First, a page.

November 28, 2015
The Victims of Pornography
Posted on Oct 11, 2009
By Chris Hedges
This excerpt is taken from Chris Hedges’ newest book, “Empire of Illusion: The End of Literacy and the Triumph of Spectacle.”
The Pink Cross booth has a table of anti-porn tracts and is set up in the far corner of the Sands Expo convention centre in Las Vegas. It is an unlikely participant at the annual Adult Video News (AVN) expo. Pink Cross is a Christian outreach program for women in the porn industry, run by ex-porn star Shelley Lubben.
In a convention exalting the pornography industry, Lubben’s table is not overrun with visitors, most of whom are male and middle-aged with cameras around their necks. The few men who make it to the far corner of the convention centre look curiously at its pink banner and walk past. The expo is filled with more alluring fare. There are numerous booths for porn producers and distributors, many with women in tiny skirts and bras who, often clinging to stripper poles, gyrate and bend over and spread their legs for groups of men. They simulate masturbation and flash their breasts for crowds of onlookers. Huge banners hang from the ceiling promoting new releases such as Slutty and Sluttier 6.
Empire of Illusion: The End of Literacy and the Triumph of Spectacle
By Chris Hedges
Nation Books, 240 pages
A local escort service, VegasGirls, has a booth about 100 feet from Pink Cross. There is a homemade wooden wheel with a flipper that looks like a middle-school shop project on its table. Those who spin the wheel can get various discounts or even a free visit by a “stripper” to their hotel room. Small, glossy cards are fanned out on the table, showing women in evocative poses and not much clothing, all with a first name, the agency’s phone number and the phrase “actual photo” emblazoned on the side of the card.
“You want to take a picture of my boobs, then you have to take my card,” a woman in front of the booth tells a camera-wielding, middle-aged man.
“If I call this number, is it you who will come?” he asks.
“Here, baby,” she says, giving him the card. “I will come.”
Many of the booths at the Sands Expo feature well-known porn stars. There are long lines of men waiting for a signed photo and the chance to have a picture with stars from the Wicked Pictures studio, including Kaylani Lei, Kirsten Price and Jessica Drake. The men usually wrap their arms around the women for the photo, always taken by a friend or someone in line. As they hug the women’s waists, the women sometimes playfully grab the man’s crotch or lick their lips. Huge plasma screens placed in the booths run nonstop porn, often featuring the stars having anal sex with multiple partners or giving blow jobs. The sheer volume of porn blasted throughout the convention floor by the sea of giant screens becomes, very quickly, numbing.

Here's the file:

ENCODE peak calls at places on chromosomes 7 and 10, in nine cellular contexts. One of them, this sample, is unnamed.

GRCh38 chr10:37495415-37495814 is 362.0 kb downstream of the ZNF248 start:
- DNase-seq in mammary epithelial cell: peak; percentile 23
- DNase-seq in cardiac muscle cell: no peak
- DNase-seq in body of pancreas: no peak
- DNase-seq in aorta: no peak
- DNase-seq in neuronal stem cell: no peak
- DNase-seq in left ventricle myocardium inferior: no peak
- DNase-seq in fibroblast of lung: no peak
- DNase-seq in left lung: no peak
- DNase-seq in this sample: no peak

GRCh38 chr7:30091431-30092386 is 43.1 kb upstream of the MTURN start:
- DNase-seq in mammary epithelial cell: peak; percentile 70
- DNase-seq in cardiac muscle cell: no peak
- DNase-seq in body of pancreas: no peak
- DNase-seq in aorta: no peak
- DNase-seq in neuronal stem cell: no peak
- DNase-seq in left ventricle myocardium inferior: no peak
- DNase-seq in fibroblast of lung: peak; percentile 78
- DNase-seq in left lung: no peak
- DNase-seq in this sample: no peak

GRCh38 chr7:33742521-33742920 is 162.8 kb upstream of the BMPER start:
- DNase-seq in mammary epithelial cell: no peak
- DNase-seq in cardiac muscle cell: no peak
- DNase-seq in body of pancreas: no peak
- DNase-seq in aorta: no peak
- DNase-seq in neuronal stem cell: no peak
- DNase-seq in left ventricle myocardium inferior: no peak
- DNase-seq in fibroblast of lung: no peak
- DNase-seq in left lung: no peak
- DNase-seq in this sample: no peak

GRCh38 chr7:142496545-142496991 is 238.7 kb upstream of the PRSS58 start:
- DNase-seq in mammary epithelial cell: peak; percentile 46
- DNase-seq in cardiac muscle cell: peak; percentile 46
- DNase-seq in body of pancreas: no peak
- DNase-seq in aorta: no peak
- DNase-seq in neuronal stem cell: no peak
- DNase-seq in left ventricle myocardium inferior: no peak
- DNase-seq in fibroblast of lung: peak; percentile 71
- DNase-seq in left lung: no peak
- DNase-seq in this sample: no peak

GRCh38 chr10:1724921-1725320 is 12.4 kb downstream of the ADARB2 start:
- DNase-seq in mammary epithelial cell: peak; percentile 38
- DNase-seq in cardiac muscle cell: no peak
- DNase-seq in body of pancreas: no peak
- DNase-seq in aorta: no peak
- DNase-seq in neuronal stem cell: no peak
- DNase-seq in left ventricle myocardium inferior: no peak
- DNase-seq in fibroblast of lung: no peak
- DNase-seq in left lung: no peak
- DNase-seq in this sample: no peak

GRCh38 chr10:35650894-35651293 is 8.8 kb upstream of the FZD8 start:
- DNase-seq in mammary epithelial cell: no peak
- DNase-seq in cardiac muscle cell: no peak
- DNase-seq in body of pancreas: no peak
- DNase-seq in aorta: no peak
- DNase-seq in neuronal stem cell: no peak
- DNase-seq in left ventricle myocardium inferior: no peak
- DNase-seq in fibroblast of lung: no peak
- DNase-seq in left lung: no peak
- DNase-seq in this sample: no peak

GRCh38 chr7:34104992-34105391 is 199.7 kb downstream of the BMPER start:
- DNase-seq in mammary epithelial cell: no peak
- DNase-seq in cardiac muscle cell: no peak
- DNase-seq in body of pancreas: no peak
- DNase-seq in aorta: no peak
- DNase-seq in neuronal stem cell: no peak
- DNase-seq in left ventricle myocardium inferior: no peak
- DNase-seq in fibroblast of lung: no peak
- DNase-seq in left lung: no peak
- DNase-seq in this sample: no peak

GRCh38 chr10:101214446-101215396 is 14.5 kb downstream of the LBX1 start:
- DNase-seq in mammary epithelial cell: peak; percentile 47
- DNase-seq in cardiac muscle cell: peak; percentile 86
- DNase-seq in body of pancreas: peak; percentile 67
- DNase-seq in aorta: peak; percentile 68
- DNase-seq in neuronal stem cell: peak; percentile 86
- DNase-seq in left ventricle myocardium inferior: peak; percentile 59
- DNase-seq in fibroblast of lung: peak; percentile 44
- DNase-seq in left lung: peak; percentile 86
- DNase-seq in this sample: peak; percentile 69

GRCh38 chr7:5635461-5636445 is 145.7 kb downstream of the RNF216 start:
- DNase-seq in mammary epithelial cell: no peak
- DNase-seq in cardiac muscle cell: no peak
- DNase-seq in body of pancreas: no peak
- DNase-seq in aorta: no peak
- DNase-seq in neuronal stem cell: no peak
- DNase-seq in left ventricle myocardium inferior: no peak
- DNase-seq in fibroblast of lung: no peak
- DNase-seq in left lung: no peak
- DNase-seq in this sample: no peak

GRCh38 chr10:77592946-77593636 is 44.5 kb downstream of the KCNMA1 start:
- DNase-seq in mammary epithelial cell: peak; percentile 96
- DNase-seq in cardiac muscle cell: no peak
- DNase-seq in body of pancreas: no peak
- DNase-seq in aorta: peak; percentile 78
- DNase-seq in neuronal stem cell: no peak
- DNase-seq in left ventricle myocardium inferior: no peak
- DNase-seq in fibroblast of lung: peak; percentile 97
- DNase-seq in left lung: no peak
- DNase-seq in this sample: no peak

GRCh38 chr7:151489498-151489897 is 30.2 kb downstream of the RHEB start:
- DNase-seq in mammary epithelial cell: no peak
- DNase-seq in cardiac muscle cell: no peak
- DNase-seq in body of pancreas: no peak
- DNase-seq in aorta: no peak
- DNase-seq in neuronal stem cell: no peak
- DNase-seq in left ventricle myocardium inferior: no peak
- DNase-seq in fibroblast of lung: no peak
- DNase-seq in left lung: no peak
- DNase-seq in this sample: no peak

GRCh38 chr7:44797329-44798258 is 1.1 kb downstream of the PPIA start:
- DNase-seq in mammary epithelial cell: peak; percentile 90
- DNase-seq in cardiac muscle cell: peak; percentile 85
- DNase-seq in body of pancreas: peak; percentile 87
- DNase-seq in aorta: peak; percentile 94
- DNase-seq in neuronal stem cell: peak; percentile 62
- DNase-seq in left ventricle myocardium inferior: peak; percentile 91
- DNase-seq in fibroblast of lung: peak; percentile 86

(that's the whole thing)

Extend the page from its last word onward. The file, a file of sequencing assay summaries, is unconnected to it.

The porn films are not about sex. Sex is airbrushed and digitally washed out of the films. There is no acting because none of the women are permitted to have what amounts to a personality.
The one emotion they are allowed to display is an unquenchable desire to satisfy men, especially if that desire involves the women’s physical and emotional degradation. The lighting in the films is harsh and clinical. Pubic hair is shaved off to give the women the look of young girls or rubber dolls. Porn, which advertises itself as sex, is a bizarre, bleached pantomime of sex. The acts onscreen are beyond human endurance. The scenarios are absurd. The manicured and groomed bodies, the huge artificial breasts, the pouting, oversized lips, the erections that never go down, and the sculpted bodies are unreal. Makeup and production mask blemishes. There are no beads of sweat, no wrinkle lines, no human imperfections. Sex is reduced to a narrow spectrum of sterilized dimensions. It does not include the dank smell of human bodies, the thump of a pulse, taste, breath—or tenderness. Those in the films are puppets, packaged female commodities. They have no honest emotions, are devoid of authentic human beauty and resemble plastic. Pornography does not promote sex, if one defines sex as a shared act between two partners. It promotes masturbation. It promotes the solitary auto-arousal that precludes intimacy and love. Pornography is about getting yourself off at someone else’s expense.
“I was addicted to porn for two years,” says Scott Smith, 29, from Cleveland, Tenn., who is at the Pink Cross booth. He first watched Internet porn as a college student.
“I started out once a day, usually at night, when my roommate wasn’t there,” Smith says. “You try and hide it. Then I started watching it several times a day. I would only watch it long enough to masturbate. I never got why they make these long features since I would always turn it off when I was done.”
Smith says the images crippled his ability to be intimate. He could not distinguish between the fantasy of porn and the reality of relationships. “Porn messes with the way you think of women,” he says. “You want the women you are with to be like the women in porn. I was scared to get involved in a relationship. I did not know how extensive the damage was. I did not want to hurt anyone. I kept away from women.”
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